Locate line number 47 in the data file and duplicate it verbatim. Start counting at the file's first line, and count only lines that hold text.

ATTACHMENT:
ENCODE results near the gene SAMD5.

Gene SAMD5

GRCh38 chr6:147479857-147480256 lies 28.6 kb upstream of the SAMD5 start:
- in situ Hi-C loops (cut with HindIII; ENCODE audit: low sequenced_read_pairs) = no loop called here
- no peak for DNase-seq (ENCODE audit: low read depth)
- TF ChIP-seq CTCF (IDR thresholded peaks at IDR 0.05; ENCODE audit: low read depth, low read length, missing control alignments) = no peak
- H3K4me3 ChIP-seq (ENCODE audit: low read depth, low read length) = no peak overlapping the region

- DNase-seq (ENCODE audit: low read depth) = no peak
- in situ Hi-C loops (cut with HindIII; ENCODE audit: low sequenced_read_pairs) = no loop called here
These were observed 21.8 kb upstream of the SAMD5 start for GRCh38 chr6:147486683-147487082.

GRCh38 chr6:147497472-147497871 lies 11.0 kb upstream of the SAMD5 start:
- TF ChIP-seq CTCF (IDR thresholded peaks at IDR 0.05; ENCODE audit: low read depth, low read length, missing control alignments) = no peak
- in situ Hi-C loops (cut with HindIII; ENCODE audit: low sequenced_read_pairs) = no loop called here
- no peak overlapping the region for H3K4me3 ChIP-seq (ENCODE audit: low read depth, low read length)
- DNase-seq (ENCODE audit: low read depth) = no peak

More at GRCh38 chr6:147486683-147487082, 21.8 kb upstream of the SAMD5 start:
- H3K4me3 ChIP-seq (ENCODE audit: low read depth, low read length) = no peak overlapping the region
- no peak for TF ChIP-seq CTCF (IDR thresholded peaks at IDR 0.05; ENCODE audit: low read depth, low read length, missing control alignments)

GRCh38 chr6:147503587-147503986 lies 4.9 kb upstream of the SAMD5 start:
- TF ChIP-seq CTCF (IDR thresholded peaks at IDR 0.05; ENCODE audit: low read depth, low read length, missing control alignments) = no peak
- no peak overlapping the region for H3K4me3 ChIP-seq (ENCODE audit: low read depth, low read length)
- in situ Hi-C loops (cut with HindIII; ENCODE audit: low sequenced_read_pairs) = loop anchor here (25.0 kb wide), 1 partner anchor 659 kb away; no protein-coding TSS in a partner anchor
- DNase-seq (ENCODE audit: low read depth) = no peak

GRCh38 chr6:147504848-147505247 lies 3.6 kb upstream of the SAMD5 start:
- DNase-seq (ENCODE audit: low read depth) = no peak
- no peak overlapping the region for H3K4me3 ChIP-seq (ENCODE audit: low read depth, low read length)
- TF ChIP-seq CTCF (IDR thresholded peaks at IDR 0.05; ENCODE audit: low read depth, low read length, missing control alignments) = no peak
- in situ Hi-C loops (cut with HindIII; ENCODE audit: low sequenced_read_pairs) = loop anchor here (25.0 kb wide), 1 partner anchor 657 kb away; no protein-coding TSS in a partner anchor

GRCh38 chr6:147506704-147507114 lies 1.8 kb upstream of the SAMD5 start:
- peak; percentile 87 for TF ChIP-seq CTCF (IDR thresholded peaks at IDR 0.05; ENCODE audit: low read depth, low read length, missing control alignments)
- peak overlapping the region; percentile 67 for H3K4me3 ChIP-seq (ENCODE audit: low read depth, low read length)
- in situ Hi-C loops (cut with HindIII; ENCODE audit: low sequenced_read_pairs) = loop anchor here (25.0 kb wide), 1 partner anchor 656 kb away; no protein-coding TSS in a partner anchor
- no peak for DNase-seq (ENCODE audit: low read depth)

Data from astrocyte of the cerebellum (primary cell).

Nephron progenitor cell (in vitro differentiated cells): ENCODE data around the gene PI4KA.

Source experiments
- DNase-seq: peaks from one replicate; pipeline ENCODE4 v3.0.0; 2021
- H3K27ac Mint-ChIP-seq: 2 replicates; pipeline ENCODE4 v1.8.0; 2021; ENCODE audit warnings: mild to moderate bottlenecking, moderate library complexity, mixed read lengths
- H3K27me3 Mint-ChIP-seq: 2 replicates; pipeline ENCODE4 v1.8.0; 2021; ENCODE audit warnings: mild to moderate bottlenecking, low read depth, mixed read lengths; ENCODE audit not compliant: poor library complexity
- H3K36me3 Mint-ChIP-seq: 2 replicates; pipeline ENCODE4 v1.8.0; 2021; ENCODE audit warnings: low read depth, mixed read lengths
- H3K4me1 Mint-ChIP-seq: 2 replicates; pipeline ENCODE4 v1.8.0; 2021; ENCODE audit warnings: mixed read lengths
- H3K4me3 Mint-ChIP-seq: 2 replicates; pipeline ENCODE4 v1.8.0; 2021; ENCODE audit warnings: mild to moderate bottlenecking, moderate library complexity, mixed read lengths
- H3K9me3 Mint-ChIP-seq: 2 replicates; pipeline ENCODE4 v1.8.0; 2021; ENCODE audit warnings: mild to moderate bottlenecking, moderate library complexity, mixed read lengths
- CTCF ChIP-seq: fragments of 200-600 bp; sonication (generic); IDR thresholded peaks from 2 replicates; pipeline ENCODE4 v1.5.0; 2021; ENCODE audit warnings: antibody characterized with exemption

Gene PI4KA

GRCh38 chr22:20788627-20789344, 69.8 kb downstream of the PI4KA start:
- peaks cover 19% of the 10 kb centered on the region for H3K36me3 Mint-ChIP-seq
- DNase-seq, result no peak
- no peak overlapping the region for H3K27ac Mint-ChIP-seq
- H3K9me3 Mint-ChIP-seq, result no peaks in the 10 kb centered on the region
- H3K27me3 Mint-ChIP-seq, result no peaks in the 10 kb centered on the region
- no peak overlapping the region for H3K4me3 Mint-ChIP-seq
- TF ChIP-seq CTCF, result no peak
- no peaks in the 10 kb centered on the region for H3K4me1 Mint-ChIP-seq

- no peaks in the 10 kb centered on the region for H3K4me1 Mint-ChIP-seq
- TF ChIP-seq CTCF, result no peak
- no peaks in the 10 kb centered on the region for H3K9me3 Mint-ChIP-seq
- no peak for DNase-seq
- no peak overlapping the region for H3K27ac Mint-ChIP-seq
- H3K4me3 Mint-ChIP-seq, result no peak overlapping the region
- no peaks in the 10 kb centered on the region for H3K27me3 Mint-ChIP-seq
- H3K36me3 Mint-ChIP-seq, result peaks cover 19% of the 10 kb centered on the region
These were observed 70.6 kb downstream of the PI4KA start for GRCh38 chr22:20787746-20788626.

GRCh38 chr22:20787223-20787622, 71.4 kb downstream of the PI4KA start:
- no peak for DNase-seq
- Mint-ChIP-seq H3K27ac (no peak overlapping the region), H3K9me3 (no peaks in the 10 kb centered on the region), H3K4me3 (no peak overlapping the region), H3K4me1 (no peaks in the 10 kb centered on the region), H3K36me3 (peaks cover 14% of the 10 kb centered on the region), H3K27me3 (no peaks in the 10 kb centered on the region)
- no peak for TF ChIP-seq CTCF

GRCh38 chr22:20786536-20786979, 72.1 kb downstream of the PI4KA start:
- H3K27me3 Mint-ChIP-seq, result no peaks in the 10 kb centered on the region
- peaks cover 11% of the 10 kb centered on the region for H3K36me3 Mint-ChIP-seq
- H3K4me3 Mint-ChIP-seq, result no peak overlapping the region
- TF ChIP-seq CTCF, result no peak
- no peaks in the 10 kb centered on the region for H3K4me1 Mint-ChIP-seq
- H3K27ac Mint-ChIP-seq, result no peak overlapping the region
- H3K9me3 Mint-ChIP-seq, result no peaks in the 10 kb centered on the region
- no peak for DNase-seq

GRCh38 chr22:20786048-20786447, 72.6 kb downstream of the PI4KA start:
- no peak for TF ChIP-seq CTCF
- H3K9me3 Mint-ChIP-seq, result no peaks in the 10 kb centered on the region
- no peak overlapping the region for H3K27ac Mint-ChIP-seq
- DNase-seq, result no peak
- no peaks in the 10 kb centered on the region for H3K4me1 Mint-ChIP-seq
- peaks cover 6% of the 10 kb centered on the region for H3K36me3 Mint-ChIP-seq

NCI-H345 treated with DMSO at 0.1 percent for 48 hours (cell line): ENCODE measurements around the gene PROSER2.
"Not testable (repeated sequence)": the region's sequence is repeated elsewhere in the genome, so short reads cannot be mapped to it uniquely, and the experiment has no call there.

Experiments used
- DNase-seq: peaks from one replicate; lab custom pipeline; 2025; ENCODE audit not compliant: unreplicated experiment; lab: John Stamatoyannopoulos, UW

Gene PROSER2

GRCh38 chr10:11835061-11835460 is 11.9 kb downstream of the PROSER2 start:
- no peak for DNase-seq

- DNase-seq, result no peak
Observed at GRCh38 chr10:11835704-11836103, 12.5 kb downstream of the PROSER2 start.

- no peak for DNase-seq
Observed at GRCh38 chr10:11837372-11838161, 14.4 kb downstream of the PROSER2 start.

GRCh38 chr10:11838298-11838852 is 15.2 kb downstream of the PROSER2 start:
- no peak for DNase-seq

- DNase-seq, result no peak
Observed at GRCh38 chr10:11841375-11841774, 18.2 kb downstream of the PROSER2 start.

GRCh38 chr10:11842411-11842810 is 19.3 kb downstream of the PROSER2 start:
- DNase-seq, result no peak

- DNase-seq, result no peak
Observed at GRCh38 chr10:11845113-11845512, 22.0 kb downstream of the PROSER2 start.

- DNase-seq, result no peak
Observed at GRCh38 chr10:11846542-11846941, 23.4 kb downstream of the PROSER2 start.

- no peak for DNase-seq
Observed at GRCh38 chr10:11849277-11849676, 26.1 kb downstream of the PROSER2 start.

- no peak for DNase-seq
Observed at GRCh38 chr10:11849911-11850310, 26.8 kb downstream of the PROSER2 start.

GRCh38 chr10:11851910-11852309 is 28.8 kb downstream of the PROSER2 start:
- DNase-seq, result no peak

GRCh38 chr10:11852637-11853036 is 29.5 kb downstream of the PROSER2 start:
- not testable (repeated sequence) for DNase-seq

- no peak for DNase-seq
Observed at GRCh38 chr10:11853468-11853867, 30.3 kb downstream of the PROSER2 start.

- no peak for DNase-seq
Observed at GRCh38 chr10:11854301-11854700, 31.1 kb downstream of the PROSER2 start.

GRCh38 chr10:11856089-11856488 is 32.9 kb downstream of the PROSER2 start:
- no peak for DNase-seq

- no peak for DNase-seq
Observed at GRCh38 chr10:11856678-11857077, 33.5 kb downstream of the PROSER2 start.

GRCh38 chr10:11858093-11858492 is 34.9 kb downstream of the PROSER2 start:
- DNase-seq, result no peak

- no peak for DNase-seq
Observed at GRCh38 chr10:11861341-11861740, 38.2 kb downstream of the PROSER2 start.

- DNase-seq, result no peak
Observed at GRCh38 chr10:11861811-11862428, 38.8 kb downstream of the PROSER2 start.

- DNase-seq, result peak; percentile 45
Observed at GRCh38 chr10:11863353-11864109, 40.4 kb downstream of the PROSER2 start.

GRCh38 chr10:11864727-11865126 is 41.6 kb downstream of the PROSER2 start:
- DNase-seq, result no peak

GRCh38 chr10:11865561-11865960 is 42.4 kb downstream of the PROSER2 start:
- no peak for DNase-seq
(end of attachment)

- peaks cover 19% of the 10 kb centered on the region for H3K36me3 Mint-ChIP-seq